by Howard J. Fuller
Annapolis: Naval Institute Press, 2008. Pp. xxix, 409.
Illus., notes, biblio., index. $23.95 paper. ISBN:1591142970
As noted in the foreword to Clad in Iron, books on the introduction of the steam powered ironclad warship invariably fall into one of two categories, technical treatments of the ships or battle pieces. In this work, however, Fuller, of the University of Wolverhampton, who has written several earlier works on the Civil War and Anglo-American relations in the nineteenth century, does something different.
To be sure, Fuller provides enough technical detail and fighting to satisfy most readers, as he examines the first year or so of the naval war within the framework of the introduction of the ironclad. But, after filling the reader in origins, early development and consequences of the new type of warship, notably the Anglo-French "ironclad race," Fuller goes on to look at how these affected political, diplomatic, military, and strategic relations between the U.S. and Britain. This is set within the framework of the threat of war that arose partially due to fears of foreign intervention in the nation's domestic conflict and partially due to the "Trent Affair."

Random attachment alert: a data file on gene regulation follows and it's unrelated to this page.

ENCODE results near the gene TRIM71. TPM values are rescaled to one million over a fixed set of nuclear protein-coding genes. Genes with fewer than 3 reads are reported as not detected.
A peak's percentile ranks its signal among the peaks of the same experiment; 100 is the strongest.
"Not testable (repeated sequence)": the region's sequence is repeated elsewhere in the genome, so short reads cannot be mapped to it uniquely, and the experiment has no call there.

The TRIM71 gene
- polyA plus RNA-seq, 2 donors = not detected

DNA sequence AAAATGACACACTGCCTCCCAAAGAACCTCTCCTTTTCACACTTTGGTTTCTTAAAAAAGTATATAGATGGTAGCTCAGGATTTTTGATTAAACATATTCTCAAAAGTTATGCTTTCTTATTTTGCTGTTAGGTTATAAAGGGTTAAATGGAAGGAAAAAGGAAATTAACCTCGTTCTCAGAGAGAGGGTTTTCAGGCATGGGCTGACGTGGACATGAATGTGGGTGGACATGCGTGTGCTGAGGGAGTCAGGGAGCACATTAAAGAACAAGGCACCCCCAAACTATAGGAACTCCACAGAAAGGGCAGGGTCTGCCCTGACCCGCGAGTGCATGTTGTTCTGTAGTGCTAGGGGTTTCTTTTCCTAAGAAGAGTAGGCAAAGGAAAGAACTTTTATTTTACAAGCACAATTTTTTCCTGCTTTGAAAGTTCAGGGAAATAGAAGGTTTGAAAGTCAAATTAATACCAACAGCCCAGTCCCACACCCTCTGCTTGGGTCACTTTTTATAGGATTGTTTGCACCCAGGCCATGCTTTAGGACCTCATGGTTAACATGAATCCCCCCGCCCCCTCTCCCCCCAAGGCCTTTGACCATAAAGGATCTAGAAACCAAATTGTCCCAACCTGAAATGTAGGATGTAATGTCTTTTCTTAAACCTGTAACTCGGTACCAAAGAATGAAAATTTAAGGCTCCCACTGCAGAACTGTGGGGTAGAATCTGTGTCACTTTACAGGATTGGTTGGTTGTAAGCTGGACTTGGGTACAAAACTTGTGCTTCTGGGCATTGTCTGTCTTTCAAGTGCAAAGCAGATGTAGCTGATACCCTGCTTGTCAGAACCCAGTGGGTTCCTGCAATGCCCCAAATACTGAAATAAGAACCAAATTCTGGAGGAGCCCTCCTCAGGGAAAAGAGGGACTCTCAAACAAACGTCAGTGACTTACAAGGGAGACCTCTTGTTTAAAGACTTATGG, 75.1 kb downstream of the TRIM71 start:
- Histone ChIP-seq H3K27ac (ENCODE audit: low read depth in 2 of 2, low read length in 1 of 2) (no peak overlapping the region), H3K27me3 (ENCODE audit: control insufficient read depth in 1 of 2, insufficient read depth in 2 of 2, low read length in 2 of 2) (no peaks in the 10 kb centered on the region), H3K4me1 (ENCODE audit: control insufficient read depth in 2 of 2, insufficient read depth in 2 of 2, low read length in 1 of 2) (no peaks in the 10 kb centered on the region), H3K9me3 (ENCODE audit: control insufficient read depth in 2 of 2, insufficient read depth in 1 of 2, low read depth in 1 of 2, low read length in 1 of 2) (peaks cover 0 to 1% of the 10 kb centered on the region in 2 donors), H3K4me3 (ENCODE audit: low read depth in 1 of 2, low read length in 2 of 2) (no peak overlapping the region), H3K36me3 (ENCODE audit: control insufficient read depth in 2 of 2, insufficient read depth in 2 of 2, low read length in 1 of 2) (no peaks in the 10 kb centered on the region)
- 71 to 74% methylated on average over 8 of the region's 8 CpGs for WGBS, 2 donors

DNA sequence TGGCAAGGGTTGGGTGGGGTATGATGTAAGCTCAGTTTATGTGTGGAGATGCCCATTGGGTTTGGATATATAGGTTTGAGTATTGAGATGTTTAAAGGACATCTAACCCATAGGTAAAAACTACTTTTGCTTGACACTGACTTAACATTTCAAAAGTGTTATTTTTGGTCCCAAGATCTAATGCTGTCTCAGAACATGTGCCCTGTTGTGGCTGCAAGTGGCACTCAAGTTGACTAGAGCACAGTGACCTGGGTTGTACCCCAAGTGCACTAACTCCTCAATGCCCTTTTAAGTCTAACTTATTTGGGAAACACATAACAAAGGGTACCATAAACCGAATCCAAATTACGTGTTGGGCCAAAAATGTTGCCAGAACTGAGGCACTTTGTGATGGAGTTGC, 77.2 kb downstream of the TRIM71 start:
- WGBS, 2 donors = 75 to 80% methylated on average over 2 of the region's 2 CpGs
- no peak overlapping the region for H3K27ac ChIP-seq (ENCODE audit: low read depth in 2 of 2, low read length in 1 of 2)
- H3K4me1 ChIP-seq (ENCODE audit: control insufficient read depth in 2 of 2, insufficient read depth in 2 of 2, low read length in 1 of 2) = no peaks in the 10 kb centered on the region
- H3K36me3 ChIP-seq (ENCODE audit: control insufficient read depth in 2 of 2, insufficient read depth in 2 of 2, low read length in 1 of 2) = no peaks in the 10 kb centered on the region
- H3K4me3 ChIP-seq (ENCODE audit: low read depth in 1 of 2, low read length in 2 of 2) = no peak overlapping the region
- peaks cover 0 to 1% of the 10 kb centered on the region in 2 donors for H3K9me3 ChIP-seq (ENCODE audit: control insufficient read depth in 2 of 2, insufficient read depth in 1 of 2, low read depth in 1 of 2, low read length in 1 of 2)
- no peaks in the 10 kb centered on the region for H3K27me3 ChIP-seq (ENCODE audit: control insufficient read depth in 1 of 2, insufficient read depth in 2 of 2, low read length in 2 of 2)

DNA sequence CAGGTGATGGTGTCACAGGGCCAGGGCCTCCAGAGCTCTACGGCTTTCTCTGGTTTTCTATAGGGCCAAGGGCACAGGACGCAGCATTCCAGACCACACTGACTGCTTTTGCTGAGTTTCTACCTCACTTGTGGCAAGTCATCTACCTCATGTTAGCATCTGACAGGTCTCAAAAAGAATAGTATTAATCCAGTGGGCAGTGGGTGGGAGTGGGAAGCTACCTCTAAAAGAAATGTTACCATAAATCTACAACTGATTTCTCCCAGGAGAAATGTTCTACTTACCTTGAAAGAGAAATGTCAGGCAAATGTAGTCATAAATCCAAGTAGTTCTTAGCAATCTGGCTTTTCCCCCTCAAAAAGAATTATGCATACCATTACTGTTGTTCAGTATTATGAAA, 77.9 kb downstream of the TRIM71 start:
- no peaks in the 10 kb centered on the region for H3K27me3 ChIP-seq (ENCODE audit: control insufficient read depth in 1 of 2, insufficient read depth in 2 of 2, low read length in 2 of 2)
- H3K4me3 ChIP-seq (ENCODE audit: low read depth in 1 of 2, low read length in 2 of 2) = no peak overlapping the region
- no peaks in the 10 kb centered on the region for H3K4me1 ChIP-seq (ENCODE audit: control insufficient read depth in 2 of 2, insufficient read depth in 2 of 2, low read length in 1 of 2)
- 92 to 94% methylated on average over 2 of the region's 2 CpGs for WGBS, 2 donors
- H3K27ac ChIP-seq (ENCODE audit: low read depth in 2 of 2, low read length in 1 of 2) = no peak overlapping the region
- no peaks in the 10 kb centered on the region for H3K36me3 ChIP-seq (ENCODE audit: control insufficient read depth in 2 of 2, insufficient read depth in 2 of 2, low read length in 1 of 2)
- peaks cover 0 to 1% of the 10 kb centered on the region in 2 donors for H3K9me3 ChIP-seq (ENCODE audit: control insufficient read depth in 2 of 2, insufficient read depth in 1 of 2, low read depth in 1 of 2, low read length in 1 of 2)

As a result, the book, which also takes a look at the broader strategic issues related to the introduction of the ironclad, will be of interest to students of diplomatic history as well as of naval affairs.